What's hiding in your payment data?

Emre Eryilmaz
Emre Eryilmaz

Realising the power of payment data: empowering finance professionals for business transformation

A company receiving payments is usually doing something right. However, this doesn’t necessarily mean that they have an optimal business. Typically, those which do, don’t just collect payments, they analyse them as well from their PSPs.

Why? Because these days payments offer much more than their monetary value. In fact, when sourced from PSPs they possess a host of invaluable data. With correct application, these data insights can result in businesses attracting even more revenue, clamp down on fraud, improve operations and more.  

With business-defining insights therefore being available within transactional data, companies are increasingly turning to finance teams to determine their strategies. For when marketing, sales, the board and more come knocking, this blog is here to share with finance professionals how they can deliver transformational data.

What is payment data and analytics?

Payment data is extremely varied, consisting of pieces of information which can be extracted from providers such as debit cards, BNPL schemes, and alternative payment methods. Later we will explore some of the most valuable pieces of intel these sources can offer.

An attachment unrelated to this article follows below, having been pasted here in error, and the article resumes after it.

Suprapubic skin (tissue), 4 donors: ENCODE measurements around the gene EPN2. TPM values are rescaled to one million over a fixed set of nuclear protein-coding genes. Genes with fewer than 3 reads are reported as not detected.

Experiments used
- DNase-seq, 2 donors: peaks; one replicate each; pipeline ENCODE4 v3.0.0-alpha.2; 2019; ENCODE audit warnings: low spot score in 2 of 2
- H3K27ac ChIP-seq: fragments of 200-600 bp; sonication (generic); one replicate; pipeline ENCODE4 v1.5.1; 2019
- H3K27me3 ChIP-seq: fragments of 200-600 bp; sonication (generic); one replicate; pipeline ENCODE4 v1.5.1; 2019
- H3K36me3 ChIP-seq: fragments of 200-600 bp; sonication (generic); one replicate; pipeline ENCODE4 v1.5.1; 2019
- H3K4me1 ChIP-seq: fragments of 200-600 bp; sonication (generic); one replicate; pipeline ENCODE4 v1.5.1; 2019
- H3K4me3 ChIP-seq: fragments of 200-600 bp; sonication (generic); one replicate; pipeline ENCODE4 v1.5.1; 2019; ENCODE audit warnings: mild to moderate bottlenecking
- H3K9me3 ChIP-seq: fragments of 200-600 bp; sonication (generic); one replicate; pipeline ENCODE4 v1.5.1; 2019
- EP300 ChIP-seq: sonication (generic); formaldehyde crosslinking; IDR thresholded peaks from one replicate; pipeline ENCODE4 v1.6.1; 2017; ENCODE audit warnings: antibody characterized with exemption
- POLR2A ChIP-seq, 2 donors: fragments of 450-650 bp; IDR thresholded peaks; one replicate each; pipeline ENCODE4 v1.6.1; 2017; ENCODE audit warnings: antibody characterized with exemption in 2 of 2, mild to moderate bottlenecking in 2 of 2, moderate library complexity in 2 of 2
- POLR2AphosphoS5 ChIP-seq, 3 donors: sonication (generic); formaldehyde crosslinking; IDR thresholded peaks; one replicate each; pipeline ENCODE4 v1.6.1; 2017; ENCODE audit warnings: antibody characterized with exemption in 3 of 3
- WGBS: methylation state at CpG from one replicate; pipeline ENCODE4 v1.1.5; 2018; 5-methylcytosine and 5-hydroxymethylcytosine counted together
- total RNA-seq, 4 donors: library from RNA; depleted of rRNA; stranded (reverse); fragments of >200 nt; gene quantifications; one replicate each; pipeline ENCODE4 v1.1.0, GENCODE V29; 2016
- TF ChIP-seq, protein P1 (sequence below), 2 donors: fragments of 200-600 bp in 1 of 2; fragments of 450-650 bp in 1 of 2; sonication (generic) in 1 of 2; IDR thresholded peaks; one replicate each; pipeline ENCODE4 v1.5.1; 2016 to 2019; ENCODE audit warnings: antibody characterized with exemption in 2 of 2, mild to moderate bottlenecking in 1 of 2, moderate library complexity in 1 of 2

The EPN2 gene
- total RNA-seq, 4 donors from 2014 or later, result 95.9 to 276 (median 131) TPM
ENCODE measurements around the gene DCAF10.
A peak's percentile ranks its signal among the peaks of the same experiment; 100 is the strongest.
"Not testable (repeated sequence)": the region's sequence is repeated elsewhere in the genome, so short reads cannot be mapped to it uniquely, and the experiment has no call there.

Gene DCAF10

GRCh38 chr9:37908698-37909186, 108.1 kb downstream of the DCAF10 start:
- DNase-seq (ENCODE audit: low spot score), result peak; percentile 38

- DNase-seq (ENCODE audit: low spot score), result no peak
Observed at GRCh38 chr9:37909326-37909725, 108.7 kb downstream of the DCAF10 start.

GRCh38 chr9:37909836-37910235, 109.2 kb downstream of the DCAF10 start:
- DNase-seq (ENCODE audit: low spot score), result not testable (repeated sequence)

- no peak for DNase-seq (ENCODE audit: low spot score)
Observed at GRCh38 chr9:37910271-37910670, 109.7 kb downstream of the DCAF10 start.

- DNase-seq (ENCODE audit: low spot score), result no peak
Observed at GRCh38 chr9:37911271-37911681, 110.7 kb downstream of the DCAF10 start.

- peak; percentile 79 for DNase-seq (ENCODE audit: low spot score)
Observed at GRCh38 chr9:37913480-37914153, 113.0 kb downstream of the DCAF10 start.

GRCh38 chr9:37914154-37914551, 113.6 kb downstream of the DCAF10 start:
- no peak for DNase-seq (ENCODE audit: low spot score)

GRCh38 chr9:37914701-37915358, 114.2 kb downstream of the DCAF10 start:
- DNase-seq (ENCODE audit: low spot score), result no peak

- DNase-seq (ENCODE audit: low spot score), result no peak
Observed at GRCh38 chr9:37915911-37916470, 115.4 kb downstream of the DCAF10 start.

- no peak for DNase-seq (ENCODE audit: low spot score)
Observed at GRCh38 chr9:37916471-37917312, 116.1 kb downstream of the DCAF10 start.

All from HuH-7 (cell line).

To make the most of them, payment analytics must take place. By definition this requires payment data to be collected, standardised and finally analysed from across all payment sources to create a complete picture of a company’s transactional data.

Data and analysis are equally important. One without the other will leave businesses in the same position which they started at. However, by combining the pair of them, businesses can take informed actions to improve everything from their revenue to customer journeys.

What benefits can be attained through analysing payments data?

In years gone by, payments were viewed in very two-dimensional terms. They came into a company at a certain rate and at a particular size. This was important to organisations in the past and always will be. However, with such limited information, few insights could be attained.